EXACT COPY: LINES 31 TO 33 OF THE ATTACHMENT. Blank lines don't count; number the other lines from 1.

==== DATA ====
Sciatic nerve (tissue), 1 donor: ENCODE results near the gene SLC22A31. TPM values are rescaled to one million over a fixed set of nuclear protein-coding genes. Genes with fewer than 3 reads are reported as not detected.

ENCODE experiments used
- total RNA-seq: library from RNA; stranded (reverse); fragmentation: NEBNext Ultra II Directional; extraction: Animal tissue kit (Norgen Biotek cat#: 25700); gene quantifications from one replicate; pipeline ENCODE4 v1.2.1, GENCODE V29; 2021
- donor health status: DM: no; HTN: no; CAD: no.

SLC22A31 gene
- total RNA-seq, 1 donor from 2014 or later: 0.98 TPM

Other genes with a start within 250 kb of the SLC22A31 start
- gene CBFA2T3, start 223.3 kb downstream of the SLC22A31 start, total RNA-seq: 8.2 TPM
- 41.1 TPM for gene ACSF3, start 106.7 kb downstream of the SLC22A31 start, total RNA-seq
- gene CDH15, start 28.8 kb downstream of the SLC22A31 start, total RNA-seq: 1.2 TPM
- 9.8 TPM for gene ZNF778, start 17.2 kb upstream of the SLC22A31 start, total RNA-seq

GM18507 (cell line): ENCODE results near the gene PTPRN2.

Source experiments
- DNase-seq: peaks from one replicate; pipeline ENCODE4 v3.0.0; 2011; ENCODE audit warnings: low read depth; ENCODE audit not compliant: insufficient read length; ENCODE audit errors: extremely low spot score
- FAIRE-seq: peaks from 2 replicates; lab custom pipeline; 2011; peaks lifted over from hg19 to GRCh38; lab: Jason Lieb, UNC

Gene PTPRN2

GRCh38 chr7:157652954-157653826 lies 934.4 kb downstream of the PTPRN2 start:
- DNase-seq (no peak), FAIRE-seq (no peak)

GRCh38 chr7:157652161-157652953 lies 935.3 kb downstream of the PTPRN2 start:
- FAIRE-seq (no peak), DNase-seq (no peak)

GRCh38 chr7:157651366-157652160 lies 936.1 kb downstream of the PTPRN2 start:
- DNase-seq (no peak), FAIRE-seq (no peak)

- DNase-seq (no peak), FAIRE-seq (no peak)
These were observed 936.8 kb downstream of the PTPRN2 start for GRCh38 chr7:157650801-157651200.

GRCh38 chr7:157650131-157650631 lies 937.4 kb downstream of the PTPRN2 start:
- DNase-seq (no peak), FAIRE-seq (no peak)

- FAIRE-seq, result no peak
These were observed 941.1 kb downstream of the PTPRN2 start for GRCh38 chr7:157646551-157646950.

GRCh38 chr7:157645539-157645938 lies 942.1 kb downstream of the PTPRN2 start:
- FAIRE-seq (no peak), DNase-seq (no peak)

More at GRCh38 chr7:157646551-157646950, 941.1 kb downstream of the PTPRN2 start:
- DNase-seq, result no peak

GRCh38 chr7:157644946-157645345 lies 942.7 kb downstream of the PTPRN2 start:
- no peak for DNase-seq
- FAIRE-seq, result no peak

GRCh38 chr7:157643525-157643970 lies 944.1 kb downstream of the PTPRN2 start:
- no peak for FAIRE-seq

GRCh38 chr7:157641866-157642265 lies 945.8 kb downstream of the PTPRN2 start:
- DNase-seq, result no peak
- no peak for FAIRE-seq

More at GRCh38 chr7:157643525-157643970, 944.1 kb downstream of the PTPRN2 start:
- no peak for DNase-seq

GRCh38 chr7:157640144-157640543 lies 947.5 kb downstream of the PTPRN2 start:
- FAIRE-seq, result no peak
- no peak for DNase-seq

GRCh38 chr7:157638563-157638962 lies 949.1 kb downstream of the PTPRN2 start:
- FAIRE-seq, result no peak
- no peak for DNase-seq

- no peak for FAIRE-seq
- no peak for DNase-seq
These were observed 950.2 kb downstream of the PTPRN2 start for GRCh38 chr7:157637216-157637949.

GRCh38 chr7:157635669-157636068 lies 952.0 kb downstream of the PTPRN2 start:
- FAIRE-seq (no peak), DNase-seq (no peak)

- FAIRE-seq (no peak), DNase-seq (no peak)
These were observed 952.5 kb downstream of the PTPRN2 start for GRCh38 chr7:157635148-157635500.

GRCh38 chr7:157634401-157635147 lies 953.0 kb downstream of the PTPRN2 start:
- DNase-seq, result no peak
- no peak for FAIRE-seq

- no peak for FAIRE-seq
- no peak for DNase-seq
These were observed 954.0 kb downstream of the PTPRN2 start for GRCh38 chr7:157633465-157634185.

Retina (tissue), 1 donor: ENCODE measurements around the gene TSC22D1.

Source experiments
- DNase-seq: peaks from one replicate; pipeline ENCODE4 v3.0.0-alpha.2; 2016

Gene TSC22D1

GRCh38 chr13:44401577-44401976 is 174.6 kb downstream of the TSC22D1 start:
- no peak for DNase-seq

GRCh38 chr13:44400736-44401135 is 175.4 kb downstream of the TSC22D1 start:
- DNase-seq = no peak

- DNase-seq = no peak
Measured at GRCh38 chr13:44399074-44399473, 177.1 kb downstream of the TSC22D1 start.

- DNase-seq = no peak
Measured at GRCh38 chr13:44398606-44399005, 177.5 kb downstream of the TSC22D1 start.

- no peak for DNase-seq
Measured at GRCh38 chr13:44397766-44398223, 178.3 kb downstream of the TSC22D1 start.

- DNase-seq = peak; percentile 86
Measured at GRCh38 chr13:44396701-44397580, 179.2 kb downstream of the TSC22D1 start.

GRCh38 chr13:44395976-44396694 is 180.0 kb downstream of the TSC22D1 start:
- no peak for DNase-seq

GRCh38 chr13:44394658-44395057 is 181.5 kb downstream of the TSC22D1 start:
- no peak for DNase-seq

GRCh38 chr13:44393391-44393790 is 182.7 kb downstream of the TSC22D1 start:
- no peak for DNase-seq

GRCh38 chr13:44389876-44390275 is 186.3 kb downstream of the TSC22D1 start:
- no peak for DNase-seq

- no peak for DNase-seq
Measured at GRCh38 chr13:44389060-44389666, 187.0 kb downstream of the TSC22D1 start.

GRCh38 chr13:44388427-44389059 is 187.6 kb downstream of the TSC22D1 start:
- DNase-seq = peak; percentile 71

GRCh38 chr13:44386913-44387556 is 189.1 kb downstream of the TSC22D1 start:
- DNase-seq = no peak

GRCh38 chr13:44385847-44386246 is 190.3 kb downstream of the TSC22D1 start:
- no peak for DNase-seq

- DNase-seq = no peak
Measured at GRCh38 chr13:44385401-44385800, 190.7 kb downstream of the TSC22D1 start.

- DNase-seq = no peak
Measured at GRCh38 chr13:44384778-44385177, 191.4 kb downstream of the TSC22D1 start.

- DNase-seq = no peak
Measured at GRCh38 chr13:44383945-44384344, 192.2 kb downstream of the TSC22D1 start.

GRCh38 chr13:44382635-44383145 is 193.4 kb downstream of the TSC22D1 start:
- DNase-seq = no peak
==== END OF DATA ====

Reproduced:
More at GRCh38 chr7:157646551-157646950, 941.1 kb downstream of the PTPRN2 start:
- DNase-seq, result no peak

GRCh38 chr7:157644946-157645345 lies 942.7 kb downstream of the PTPRN2 start: